What is My Emergency Fund?

Article by: Elizabeth Ingram 
Vice President of People Strategy, CU Insurance Solutions 

For me, this year’s pandemic reminded me of the importance of an emergency fund.  I know that there are scads of suggestions of how much to save and how because I’ve read them.  I also know that storing 3 to 6 or even 12 months of savings in an easily (but not too easily) accessed account is not practical with childcare costs, debt repayments, and just life.  I direct a portion of my income into savings each pay period, but honestly, that savings isn’t just for emergencies, it’s for home maintenance and sometimes presents even as we seek to grow it.  Knowing that we didn’t have the suggested emergency savings in the midst of a pandemic freaked me out.

But just last month I realized something; in my worst-case scenario where both my husband & I lost our jobs, we wouldn’t just use an emergency savings account, we’d use everything to take care of our family.  I realize that there are many other worst-case scenarios out there, but I cross my fingers and pray that insurance covers most of them; I know it won’t pay the bills if our jobs are gone.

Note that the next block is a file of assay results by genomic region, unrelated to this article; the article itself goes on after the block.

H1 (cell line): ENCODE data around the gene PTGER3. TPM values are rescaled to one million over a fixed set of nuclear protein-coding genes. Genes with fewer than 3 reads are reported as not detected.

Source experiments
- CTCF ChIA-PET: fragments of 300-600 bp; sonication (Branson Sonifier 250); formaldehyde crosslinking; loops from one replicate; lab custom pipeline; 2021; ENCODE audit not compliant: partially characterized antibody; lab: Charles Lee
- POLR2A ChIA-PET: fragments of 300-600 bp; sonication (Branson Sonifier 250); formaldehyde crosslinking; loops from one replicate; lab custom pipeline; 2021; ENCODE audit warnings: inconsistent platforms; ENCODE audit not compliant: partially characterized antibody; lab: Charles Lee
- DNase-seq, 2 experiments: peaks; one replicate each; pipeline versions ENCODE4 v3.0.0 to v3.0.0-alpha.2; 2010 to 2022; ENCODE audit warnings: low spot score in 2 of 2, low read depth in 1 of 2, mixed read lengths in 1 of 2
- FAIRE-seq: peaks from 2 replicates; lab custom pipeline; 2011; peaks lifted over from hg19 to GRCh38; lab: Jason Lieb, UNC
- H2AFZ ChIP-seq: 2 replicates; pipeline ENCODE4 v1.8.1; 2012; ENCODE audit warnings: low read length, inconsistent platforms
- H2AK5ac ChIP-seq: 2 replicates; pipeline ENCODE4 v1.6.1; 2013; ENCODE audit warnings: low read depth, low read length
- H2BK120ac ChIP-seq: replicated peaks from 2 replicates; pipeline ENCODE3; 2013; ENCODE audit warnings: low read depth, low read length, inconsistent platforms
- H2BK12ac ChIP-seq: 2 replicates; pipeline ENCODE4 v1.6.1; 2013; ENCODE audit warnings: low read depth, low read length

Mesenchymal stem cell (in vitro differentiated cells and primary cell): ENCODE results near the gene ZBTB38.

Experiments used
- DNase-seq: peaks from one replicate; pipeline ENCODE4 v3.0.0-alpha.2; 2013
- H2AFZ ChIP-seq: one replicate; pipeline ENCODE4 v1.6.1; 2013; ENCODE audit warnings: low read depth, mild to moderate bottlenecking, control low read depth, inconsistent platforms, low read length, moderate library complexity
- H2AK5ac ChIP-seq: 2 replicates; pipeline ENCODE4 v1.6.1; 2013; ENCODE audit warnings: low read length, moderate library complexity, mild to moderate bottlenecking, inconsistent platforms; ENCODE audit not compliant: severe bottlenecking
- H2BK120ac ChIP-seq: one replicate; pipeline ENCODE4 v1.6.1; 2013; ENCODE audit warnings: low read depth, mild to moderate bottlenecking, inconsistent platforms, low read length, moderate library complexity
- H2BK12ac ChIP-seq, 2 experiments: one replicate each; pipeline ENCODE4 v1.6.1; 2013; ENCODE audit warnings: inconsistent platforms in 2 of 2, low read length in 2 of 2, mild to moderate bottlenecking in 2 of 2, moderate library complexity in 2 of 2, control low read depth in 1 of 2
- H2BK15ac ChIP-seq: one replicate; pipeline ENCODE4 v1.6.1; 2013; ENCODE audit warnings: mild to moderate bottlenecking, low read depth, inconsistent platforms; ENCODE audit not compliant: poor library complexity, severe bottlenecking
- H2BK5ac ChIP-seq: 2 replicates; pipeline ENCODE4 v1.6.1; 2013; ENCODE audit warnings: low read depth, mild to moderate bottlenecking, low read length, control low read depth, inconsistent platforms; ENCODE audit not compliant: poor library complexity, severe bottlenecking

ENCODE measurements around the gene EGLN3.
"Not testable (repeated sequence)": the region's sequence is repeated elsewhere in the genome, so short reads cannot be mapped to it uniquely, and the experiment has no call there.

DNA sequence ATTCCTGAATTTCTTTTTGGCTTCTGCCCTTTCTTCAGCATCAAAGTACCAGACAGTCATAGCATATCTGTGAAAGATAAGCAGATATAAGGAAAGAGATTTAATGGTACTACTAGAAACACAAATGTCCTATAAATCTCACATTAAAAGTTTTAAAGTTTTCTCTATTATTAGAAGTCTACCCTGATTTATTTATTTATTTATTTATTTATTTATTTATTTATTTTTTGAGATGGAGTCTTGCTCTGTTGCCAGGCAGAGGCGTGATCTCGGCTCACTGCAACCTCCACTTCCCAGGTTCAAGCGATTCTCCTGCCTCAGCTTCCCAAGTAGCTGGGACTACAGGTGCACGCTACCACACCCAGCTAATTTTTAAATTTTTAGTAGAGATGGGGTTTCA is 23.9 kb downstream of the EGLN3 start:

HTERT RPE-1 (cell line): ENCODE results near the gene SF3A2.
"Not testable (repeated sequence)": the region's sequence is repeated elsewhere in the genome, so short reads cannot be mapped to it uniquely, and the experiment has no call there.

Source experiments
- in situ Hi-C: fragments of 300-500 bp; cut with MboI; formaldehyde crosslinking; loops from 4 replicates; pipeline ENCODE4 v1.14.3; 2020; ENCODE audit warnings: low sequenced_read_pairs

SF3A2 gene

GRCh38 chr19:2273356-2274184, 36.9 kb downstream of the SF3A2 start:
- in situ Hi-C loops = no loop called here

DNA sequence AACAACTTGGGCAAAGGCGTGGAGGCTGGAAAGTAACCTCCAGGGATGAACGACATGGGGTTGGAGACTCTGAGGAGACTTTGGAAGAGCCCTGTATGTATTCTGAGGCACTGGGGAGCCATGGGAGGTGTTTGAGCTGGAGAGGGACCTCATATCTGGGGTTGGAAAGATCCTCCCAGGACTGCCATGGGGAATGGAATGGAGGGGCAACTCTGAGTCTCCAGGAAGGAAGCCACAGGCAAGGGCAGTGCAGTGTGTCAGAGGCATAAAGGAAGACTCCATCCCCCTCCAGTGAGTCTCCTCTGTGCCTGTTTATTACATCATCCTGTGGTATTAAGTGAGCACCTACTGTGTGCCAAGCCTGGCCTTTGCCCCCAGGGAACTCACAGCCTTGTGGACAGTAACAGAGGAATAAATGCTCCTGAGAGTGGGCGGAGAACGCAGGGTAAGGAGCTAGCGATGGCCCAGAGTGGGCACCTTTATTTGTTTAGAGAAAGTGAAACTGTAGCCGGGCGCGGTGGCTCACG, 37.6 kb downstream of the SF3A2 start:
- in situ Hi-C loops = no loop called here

If our jobs were gone, we wouldn’t be paying for childcare thus cutting our biggest expense from our budget.  We would be paying a lot more for insurance, thus increasing our budget anyway.  But we wouldn’t just use our savings account, we could use the money in our HSA account for the COBRA expenses.  We could apply for unemployment benefits.  If we absolutely had to, we could pull money from our investment account, the contributions previously made to my Roth IRA, the cash value from our whole life insurance.  None of these options are ideal but knowing that there is a little more money available in case of my worst-case helps me sleep at night.

In an emergency, all of your money is an emergency fund.  So, figure out where that money is and give yourself a little grace if what you have isn’t as much as you think it should be.  I know you’re trying.